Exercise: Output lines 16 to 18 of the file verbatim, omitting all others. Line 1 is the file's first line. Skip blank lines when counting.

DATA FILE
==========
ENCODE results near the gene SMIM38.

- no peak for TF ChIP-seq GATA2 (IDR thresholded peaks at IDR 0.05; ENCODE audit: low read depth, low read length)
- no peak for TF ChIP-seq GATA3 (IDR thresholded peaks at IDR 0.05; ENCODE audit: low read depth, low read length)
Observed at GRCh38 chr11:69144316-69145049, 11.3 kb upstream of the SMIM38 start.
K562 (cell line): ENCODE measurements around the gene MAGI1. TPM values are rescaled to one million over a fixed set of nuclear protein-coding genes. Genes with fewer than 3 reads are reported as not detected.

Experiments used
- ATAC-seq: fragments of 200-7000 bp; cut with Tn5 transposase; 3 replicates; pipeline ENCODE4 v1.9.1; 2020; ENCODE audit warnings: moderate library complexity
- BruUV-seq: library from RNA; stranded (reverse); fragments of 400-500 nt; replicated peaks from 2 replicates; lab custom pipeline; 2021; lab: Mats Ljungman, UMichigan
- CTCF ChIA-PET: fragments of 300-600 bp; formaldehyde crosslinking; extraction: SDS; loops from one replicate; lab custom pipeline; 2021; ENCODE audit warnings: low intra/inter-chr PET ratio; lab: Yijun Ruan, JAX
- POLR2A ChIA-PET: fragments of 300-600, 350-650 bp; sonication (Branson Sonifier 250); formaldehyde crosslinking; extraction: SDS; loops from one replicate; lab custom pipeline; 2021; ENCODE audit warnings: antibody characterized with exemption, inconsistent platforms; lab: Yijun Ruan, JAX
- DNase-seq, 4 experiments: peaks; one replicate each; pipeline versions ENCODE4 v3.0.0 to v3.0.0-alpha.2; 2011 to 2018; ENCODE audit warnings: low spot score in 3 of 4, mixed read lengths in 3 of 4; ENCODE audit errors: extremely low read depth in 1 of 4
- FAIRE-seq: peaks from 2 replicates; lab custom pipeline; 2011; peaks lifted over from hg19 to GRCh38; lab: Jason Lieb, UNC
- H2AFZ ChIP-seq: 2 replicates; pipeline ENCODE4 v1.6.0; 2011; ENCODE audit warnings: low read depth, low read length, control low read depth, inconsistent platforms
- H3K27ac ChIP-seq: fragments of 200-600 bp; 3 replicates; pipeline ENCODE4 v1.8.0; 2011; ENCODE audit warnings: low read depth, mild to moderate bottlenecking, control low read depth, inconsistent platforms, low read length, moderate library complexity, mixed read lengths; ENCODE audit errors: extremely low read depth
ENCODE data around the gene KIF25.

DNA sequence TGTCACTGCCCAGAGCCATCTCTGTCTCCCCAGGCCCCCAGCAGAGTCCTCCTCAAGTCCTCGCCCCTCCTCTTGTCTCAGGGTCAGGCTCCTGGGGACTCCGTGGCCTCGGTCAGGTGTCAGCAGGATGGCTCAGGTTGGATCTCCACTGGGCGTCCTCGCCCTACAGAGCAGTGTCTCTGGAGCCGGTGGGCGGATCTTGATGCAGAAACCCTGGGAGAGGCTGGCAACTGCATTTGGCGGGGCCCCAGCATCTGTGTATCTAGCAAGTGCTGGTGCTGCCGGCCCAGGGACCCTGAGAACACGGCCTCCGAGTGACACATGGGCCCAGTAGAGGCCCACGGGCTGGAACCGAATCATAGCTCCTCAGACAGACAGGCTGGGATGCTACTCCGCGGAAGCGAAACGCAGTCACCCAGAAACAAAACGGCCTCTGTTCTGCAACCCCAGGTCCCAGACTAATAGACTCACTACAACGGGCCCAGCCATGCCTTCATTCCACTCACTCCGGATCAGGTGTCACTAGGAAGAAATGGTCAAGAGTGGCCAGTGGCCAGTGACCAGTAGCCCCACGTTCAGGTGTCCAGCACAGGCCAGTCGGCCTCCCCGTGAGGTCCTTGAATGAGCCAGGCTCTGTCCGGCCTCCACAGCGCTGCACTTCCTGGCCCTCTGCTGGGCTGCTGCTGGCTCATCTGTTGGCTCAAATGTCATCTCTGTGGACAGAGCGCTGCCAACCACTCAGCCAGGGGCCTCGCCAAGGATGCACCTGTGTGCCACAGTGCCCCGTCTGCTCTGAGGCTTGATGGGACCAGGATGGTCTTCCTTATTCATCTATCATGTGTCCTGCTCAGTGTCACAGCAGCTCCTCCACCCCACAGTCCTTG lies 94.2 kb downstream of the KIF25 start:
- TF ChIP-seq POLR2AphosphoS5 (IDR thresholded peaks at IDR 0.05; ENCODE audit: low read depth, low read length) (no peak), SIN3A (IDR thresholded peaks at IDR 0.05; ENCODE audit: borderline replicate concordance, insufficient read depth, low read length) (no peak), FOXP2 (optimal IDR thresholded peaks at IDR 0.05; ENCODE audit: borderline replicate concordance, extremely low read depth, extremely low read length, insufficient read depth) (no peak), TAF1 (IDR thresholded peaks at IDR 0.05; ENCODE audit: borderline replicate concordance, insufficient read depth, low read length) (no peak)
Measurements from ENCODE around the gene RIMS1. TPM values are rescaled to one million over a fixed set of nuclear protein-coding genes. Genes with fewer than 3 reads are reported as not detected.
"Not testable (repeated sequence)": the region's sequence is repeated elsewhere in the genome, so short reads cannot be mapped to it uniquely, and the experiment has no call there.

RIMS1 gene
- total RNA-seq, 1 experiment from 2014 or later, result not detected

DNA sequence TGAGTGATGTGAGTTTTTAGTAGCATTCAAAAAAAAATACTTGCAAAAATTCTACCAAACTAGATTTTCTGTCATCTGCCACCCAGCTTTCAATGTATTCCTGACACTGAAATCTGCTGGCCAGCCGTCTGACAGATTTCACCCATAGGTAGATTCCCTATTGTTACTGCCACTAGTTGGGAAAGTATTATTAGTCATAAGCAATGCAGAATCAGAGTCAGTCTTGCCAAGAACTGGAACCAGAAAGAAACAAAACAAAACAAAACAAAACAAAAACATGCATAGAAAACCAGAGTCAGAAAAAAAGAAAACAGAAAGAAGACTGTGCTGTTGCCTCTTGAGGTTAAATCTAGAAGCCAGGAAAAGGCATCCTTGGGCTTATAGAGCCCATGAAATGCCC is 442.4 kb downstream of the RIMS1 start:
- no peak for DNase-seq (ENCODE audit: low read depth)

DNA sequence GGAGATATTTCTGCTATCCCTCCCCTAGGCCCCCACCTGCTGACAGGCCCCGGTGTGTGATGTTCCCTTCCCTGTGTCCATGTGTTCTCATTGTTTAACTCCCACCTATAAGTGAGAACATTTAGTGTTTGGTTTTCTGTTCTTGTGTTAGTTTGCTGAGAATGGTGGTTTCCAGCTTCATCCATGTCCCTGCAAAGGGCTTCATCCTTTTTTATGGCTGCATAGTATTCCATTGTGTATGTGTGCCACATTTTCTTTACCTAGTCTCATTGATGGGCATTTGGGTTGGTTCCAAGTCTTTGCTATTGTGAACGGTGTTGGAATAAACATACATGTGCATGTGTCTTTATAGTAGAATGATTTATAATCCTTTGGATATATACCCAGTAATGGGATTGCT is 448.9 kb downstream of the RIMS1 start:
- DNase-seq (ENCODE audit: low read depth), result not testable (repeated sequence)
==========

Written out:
DNA sequence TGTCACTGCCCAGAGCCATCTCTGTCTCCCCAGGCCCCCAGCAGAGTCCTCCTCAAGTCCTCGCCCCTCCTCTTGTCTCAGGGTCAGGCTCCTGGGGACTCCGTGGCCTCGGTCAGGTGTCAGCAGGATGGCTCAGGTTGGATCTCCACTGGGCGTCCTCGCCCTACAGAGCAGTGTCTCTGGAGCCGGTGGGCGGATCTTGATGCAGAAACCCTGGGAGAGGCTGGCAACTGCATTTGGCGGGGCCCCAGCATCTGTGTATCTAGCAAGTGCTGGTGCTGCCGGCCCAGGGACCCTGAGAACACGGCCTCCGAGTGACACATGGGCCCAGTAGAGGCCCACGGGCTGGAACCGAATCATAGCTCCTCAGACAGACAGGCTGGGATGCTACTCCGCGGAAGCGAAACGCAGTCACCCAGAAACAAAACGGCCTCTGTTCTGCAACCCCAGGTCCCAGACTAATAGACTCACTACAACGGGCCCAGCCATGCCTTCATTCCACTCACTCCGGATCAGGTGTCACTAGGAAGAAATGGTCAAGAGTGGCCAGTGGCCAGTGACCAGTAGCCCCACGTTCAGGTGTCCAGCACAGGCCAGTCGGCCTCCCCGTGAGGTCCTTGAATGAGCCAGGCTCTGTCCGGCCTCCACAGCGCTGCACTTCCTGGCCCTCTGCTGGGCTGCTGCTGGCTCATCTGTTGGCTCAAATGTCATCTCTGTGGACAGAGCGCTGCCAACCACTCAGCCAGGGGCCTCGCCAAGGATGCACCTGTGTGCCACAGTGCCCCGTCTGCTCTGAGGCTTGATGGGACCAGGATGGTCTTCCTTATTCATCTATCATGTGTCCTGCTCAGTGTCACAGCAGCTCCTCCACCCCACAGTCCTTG lies 94.2 kb downstream of the KIF25 start:
- TF ChIP-seq POLR2AphosphoS5 (IDR thresholded peaks at IDR 0.05; ENCODE audit: low read depth, low read length) (no peak), SIN3A (IDR thresholded peaks at IDR 0.05; ENCODE audit: borderline replicate concordance, insufficient read depth, low read length) (no peak), FOXP2 (optimal IDR thresholded peaks at IDR 0.05; ENCODE audit: borderline replicate concordance, extremely low read depth, extremely low read length, insufficient read depth) (no peak), TAF1 (IDR thresholded peaks at IDR 0.05; ENCODE audit: borderline replicate concordance, insufficient read depth, low read length) (no peak)
Measurements from ENCODE around the gene RIMS1. TPM values are rescaled to one million over a fixed set of nuclear protein-coding genes. Genes with fewer than 3 reads are reported as not detected.